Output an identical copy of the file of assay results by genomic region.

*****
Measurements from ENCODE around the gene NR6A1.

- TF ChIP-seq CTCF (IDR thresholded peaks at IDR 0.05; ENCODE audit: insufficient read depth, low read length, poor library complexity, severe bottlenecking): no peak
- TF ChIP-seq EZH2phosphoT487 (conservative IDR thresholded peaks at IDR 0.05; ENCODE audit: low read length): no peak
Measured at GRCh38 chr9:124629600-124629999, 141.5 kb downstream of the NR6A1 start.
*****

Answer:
Measurements from ENCODE around the gene NR6A1.

- TF ChIP-seq CTCF (IDR thresholded peaks at IDR 0.05; ENCODE audit: insufficient read depth, low read length, poor library complexity, severe bottlenecking): no peak
- TF ChIP-seq EZH2phosphoT487 (conservative IDR thresholded peaks at IDR 0.05; ENCODE audit: low read length): no peak
Measured at GRCh38 chr9:124629600-124629999, 141.5 kb downstream of the NR6A1 start.